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All eyes on Frank Ocean as Grammy Awards approach
LOS ANGELES (AP) - Everybody’s thinkin’ about Frank Ocean.
Ocean is a cause celebre and the man with the momentum as Sunday’s Grammy Awards kicked off with pre-telecast wins by Rihanna and Mumford & Sons. One of six top nominees with six nominations apiece, the 25-year-old R&B singer turned cultural talking point will have the music world’s attention.
It remains to be seen if it will be the “Thinkin Bout You” singer’s night, but there’s no question he’s dominated the discussion so far. Already a budding star with a gift for building buzz as well as crafting songs, Ocean was swept up by something more profound when he told fans his first love was a man last fall as he prepared to release his major-label debut, “channel ORANGE.”
It was a bold move and one that could have submarined his career before it really even got started. Instead, everyone from Beyonce to the often-homophobic R&B and rap communities showed public support. It was a remarkable moment.
“It speaks to the advancements of our culture,” renowned producer Rick Rubin said. “It feels like the culture’s moving forward and he’s a representative of the new acceptance in the world for different ideas, which just broadens (our experience), makes the world a better place.”
A recent altercation in a parking lot with Chris Brown only focused more attention on Ocean. Ocean says Brown was the aggressor; both are competing against each other in one of the Grammy categories.
Ocean is up for the major awards best new artist, album of the year and record of the year when the show airs live on CBS at 8 p.m. EST from the Staples Center, sharing top-nominee billing with fun., Dan Auerbach of The Black Keys, Mumford & Sons, Jay-Z and Kanye West.
The Grammy pre-telecast awards show got under way Sunday afternoon at the Nokia Theatre with 70 trophies up for grabs, including rock, pop, rap and country categories. Rihanna’s “We Found Love,” featuring Calvin Harris, won the day’s first award, short form music video. Mumford & Sons took their first Grammy, winning along with Old Crow Medicine Show and Edward Sharpe and the Magnetic Zeros for their long form video documentary “Big Easy Express.”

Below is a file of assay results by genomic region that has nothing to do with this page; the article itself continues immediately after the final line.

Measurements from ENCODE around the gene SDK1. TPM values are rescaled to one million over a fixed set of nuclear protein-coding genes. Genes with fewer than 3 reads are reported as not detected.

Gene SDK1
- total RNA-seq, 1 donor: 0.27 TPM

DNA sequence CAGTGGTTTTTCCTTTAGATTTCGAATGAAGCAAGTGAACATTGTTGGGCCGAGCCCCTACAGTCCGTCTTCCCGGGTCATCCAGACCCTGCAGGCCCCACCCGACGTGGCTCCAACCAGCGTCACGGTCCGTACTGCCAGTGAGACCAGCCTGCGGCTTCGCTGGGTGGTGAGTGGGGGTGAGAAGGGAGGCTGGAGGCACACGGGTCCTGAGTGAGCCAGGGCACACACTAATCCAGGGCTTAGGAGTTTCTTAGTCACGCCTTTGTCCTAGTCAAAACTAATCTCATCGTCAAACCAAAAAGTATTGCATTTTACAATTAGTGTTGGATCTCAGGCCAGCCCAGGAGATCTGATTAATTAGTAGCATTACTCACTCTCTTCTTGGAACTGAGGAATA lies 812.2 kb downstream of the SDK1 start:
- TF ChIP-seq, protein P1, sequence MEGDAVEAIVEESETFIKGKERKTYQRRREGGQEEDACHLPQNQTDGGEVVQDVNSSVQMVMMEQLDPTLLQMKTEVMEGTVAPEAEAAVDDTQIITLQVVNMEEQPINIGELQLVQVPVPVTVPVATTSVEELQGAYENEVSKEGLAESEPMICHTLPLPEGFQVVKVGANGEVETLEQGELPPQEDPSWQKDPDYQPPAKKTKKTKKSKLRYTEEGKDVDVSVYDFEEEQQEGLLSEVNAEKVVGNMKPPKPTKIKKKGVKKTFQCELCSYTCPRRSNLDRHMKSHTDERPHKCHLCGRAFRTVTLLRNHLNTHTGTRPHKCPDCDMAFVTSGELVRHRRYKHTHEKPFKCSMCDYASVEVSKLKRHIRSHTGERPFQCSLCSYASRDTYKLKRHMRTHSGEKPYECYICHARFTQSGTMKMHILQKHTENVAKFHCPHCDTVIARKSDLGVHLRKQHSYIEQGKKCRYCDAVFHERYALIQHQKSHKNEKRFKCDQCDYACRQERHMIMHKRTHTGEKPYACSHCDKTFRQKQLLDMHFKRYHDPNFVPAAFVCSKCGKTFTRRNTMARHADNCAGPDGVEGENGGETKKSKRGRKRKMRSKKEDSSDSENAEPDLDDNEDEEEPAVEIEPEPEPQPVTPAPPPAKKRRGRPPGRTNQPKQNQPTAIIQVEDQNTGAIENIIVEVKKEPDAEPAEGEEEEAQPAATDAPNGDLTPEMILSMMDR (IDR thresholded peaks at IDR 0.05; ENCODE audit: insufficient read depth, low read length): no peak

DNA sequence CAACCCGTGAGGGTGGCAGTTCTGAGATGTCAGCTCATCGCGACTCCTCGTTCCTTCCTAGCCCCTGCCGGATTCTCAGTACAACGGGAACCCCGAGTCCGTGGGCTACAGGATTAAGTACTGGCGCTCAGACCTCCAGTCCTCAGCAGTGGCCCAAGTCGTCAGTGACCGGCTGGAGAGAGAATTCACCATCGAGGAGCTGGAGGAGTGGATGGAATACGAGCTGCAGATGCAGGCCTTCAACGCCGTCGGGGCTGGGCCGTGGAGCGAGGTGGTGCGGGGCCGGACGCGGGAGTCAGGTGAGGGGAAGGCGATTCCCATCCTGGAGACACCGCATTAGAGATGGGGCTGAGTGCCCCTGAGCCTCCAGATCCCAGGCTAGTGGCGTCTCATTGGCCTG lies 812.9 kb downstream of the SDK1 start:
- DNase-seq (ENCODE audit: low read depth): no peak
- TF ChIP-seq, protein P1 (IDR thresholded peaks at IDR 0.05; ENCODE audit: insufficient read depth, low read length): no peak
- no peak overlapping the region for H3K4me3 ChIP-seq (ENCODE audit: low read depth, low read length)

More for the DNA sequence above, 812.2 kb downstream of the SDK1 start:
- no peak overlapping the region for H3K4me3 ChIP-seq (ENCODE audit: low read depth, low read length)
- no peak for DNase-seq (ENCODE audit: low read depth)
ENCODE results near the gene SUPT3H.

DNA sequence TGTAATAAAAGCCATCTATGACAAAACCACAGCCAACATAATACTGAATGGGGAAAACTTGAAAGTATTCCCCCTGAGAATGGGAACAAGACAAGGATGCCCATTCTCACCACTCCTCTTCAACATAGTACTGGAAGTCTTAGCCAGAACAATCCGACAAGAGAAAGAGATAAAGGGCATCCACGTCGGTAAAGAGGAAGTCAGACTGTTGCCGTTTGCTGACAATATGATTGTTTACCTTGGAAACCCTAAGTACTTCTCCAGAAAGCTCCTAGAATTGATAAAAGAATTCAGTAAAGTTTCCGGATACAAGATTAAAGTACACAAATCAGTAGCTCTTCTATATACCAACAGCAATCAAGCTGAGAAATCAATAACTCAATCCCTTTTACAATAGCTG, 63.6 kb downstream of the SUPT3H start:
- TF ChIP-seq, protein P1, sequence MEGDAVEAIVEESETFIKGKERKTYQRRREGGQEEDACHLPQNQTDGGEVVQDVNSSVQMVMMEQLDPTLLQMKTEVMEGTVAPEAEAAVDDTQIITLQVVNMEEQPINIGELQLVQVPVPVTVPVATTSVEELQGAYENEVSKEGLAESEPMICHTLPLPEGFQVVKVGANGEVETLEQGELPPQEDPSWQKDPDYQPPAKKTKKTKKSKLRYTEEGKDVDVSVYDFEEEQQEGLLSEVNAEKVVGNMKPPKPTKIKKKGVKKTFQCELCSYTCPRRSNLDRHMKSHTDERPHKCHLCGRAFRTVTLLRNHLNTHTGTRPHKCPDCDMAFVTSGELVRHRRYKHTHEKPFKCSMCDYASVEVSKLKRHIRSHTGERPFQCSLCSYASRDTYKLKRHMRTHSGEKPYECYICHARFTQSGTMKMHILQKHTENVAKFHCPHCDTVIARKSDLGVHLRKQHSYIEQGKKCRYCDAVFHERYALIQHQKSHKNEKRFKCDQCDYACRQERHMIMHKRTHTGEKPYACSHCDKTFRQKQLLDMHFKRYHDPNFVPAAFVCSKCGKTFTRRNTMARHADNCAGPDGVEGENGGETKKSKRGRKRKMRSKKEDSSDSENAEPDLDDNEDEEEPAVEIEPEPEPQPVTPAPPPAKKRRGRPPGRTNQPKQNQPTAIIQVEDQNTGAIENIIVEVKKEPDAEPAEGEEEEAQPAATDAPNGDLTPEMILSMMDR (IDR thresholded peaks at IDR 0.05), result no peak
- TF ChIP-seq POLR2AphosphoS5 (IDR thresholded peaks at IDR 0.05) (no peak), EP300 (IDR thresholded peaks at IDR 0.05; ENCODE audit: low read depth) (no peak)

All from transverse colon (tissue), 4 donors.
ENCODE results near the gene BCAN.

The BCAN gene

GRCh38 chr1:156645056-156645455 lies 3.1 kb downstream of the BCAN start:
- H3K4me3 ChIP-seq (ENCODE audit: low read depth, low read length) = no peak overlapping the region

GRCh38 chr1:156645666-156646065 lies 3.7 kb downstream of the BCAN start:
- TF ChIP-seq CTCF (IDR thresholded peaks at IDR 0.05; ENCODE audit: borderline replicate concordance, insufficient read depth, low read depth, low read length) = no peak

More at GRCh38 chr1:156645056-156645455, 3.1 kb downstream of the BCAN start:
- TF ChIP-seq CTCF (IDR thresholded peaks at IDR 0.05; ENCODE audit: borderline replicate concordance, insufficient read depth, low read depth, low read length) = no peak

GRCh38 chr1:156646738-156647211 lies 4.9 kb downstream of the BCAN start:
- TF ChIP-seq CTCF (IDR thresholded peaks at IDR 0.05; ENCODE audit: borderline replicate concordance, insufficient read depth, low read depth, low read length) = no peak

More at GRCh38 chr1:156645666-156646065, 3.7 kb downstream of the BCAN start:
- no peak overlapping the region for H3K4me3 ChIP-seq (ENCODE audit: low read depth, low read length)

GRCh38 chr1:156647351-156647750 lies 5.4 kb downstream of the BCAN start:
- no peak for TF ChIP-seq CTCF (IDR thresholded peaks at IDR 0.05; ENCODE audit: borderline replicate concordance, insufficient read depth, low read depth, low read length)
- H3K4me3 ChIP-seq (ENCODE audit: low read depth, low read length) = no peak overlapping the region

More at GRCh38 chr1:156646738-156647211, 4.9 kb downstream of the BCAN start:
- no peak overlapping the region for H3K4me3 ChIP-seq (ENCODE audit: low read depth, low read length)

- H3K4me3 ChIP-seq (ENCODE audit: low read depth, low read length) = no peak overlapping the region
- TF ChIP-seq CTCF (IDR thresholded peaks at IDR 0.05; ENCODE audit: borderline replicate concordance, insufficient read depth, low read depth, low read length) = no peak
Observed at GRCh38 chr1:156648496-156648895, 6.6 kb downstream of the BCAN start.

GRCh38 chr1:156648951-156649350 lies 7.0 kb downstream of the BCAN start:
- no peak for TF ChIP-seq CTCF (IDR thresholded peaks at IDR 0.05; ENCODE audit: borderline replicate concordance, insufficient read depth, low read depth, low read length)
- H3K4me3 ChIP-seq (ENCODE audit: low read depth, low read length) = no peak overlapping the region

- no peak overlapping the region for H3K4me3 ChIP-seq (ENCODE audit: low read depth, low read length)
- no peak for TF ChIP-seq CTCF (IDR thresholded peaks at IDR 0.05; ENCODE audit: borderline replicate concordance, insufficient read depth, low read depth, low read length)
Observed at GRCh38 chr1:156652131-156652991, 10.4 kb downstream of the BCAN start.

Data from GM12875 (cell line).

Celebrities also began rolling down the red carpet in the early afternoon, but it remained to be seen if any would try to skirt CBS’s mandate that stars dress appropriately with butts, breasts and other sensitive areas covered adequately.
“”I think it’s just, you know, we should always stay classy and dress according to the event that’s being held,” Ashanti said on the red carpet. “So I don’t think people should be limited so much and told what you can and cannot do. But, you know, you do have to have a certain class and prestige about yourself.”
Ocean might be riding a wave toward some of the night’s biggest honors, but R&B and hip-hop performers have had a spotty history at the Grammys recently when it comes to major awards.
Only one R&B act has won album of the year this century, and it’s hard to even call him just an R&B act given his legend, artistic scope and material: Ray Charles for his “Genius & Friends,” an all-star collaboration that was honored posthumously.
Also limiting Ocean’s chances for a clean sweep are his fellow top nominees. Fun. became just the second act to sweep nominations in all four major categories with a debut album, equaling Christopher Cross’ 1981 feat. Like Cross’ “Sailing,” the New York-based pop-rock band has ridden along on the crest of an inescapable song: “We Are Young,” featuring Janelle Monae.
Cross won five Grammys, sweeping the major awards. Fun. likely will have a much harder time piling up that number of victories because of the buzz surrounding the group’s competitors. It’s not just Ocean who has people talking.
London-based folk-rockers Mumford & Sons had one of the top-selling albums of the year with “Babel” and already has a history with The Recording Academy’s thousands of voters, having been nominated for major awards the year prior. Also, The Black Keys have a winning track record at the Grammys.
By John R. Bolton
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